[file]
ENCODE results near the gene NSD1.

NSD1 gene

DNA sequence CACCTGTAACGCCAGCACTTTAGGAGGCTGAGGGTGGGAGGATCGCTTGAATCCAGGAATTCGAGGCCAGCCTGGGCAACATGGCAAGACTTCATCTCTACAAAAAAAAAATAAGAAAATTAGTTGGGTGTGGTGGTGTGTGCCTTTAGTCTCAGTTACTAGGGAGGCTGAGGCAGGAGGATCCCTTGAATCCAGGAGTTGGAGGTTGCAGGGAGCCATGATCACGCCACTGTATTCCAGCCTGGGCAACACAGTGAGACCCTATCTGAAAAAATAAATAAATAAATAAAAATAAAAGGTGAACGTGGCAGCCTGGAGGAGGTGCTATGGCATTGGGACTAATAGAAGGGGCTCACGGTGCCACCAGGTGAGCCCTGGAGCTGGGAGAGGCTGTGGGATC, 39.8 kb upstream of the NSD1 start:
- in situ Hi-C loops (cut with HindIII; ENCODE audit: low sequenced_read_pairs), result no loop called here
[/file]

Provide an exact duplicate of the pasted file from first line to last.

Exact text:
ENCODE results near the gene NSD1.

NSD1 gene

DNA sequence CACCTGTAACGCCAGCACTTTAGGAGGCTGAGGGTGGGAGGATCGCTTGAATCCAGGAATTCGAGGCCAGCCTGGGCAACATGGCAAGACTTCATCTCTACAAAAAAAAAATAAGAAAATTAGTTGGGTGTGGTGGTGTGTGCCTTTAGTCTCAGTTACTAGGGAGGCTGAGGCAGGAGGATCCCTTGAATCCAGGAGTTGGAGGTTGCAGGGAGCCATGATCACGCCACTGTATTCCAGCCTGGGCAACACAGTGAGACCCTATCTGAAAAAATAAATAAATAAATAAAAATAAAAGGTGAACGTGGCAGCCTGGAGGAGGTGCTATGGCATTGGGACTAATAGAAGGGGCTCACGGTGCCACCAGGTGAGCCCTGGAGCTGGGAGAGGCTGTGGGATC, 39.8 kb upstream of the NSD1 start:
- in situ Hi-C loops (cut with HindIII; ENCODE audit: low sequenced_read_pairs), result no loop called here